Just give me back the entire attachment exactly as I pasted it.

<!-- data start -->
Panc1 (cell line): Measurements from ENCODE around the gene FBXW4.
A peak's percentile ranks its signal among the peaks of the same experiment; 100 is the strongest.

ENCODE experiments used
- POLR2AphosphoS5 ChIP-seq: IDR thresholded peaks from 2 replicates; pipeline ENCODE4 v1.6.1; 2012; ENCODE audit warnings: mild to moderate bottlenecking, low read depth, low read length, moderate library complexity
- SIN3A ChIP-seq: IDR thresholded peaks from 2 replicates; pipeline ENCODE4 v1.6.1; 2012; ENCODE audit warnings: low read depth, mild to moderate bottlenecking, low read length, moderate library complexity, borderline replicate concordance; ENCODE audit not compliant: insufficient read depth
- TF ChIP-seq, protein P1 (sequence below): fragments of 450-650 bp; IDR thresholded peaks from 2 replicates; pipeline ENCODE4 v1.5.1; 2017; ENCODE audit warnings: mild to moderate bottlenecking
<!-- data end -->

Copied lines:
Panc1 (cell line): Measurements from ENCODE around the gene FBXW4.
A peak's percentile ranks its signal among the peaks of the same experiment; 100 is the strongest.

ENCODE experiments used
- POLR2AphosphoS5 ChIP-seq: IDR thresholded peaks from 2 replicates; pipeline ENCODE4 v1.6.1; 2012; ENCODE audit warnings: mild to moderate bottlenecking, low read depth, low read length, moderate library complexity
- SIN3A ChIP-seq: IDR thresholded peaks from 2 replicates; pipeline ENCODE4 v1.6.1; 2012; ENCODE audit warnings: low read depth, mild to moderate bottlenecking, low read length, moderate library complexity, borderline replicate concordance; ENCODE audit not compliant: insufficient read depth
- TF ChIP-seq, protein P1 (sequence below): fragments of 450-650 bp; IDR thresholded peaks from 2 replicates; pipeline ENCODE4 v1.5.1; 2017; ENCODE audit warnings: mild to moderate bottlenecking